Celebrity feuds go almost as far back as the modern celebrity persona itself. Some of the most popular feud narratives in tabloid media have been love triangles that see two women competing over a man. In Old Hollywood, it was Elizabeth Taylor and Debbie Reynolds. In the early 2000s, Jennifer Aniston and Angelina Jolie covered the front pages of tabloids. Most recently, a feud between Selena Gomez and Hailey Bieber has taken the internet by storm. Some of the women in question have openly addressed these feuds, while others have vehemently denied or refused to acknowledge the rumors. Whether or not there is any truth to these feuds, such narratives provide fodder for “catfights” and artificially-induced female competition, ultimately undermining feminism by reducing solidarity among women. We must stop taking sides in feuds between celebrity women, whether they are real, exaggerated or categorically false.
“Love triangle” narratives are among the most excruciatingly sexist in celebrity news coverage. The contrived pipeline of femme fatales “stealing” the husbands of America’s sweethearts is long and exhaustive. In each of the aforementioned cases, there is an established marriage or relationship between two celebrities that ends. The narrative goes that, presumably, the man has left the woman for another who is ostensibly more beautiful or in some way “better.”
Debbie Reynolds said that even she believed that her husband left her for Elizabeth Taylor because she wasn’t as “sexual” and “passionate” as Taylor. During Jennifer Aniston’s divorce, the press wrote that she had chosen a career over motherhood, which Brad Pitt couldn’t tolerate. And when Hailey and Justin Bieber married soon after the latter’s reported breakup with Selena Gomez, the narrative was that Hailey Bieber had “stolen” Gomez’s man. There’s one huge question that each case seems to avoid: What about the husbands? The fact that no one ever blamed Pitt for his divorce from Aniston seems to suggest that the public sees husbands as devoid of responsibility in these narratives. Instead, we blame women for either ruining their relationships or stealing each others’ partners. In all cases, public shaming abounds only for women. But what is truly shameful is that such narratives continue in our media today, even in a fourth-wave feminist society.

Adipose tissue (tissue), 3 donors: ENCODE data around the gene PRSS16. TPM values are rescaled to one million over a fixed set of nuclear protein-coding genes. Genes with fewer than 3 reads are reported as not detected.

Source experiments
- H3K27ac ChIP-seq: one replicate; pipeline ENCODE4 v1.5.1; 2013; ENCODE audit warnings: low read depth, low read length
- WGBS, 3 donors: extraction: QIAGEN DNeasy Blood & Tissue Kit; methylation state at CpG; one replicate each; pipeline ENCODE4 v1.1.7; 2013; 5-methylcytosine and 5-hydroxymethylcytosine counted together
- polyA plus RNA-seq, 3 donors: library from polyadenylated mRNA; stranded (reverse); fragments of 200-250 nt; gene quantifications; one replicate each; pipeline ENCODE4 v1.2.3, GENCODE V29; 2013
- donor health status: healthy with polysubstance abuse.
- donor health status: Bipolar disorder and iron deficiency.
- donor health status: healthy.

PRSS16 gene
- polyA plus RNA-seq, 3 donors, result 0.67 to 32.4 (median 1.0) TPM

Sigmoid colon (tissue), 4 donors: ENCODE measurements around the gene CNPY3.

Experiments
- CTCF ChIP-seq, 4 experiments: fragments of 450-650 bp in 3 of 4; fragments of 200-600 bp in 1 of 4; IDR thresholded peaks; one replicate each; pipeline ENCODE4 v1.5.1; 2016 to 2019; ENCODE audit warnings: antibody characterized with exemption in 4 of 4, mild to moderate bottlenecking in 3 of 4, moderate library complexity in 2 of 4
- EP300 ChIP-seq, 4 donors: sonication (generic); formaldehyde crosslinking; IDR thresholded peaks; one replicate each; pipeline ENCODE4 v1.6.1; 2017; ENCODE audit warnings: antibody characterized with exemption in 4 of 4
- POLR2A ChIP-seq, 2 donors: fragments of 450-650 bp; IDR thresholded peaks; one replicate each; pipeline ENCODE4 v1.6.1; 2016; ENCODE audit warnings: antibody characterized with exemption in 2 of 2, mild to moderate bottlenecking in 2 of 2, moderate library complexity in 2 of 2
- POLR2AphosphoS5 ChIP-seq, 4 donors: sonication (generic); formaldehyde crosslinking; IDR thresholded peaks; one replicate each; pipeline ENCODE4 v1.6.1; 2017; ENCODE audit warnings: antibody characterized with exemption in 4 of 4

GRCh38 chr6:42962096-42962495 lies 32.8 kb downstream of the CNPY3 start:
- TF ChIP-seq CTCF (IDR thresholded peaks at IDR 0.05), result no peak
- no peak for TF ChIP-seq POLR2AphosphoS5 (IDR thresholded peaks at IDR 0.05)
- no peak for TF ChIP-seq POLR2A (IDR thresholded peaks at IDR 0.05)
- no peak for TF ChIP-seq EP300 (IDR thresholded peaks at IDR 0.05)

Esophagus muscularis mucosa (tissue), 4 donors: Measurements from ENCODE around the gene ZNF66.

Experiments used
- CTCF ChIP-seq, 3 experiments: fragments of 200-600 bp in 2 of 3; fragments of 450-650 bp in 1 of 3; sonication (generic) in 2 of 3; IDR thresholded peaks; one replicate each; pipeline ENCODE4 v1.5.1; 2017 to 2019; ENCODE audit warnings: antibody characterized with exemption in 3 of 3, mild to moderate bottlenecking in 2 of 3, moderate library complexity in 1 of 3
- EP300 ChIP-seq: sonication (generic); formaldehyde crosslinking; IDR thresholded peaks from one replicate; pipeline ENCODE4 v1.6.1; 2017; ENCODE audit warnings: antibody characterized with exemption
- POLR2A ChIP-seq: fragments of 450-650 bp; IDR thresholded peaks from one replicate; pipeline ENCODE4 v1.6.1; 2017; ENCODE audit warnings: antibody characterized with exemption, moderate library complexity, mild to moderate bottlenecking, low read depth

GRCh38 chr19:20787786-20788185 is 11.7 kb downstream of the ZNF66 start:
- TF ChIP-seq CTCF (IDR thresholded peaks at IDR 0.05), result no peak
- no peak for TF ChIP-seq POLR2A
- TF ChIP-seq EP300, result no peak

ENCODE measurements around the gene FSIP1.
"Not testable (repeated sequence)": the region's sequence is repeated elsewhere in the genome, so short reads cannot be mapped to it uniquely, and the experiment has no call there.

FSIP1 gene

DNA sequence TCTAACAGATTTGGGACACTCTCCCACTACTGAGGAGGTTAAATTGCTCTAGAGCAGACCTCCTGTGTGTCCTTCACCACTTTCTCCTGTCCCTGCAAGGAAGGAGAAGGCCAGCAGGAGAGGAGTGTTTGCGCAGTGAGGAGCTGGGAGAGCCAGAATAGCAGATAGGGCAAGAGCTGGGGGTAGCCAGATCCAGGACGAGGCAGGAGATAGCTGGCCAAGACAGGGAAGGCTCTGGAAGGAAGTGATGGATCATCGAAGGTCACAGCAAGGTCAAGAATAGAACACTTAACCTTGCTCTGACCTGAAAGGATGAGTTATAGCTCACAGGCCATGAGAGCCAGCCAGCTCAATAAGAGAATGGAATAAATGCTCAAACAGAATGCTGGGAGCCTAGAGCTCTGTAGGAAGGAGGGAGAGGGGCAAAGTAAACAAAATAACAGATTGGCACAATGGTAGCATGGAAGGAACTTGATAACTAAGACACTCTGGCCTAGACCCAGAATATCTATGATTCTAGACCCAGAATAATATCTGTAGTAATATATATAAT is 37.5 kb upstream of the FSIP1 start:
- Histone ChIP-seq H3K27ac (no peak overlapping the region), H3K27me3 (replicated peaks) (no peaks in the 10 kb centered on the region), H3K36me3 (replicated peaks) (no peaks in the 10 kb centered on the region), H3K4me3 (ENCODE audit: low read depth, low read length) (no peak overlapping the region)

Though a frequent instigator, tabloid media alone can’t be blamed for this problem. These narratives have taken up page space across media for decades because of reader fascination. In the 2000s, “Team Aniston” and “Team Jolie” T-shirts demonstrated public buy-in for the presumed battle between the two. Even today, videos with #teamselena or #teamhailey hashtags cover TikTok’s “for you” pages. These videos take a clear stance on the feud, as in the case of the T-shirts, while also giving the public a chance to weigh in, providing their specific opinions on the relationships. Creating videos that further pit women against each other seems to provide spectators with their own twisted entertainment.
But what does this say about our culture? Why do we insist on proving that one woman is better than the other? We cannot justify this public endorsement of contrived strife between women. Yet this genre of gossip has titillated us enough so that celebrity feuds between women are staples of popular culture. Though it may seem far-fetched to completely undo our interest in celebrity culture, which would be a much more comprehensive answer to this problem, at the very least those who call themselves feminists must reconsider their relationship to these gossip campaigns.
Whether the celebrities are models, actresses, singers or none of the above, tabloid media coverage can’t get enough of women who may not get along with each other, especially when a man lies at the center of the conflict. As readers and consumers of media, it is our collective responsibility to actively resist these narratives and think critically about what they aim to accomplish. In a society where social media has become critical to celebrity discourse, it is even more vital that we reconsider what content related to these narratives we post, repost and even like. After all, we are only as good as the culture we perpetuate.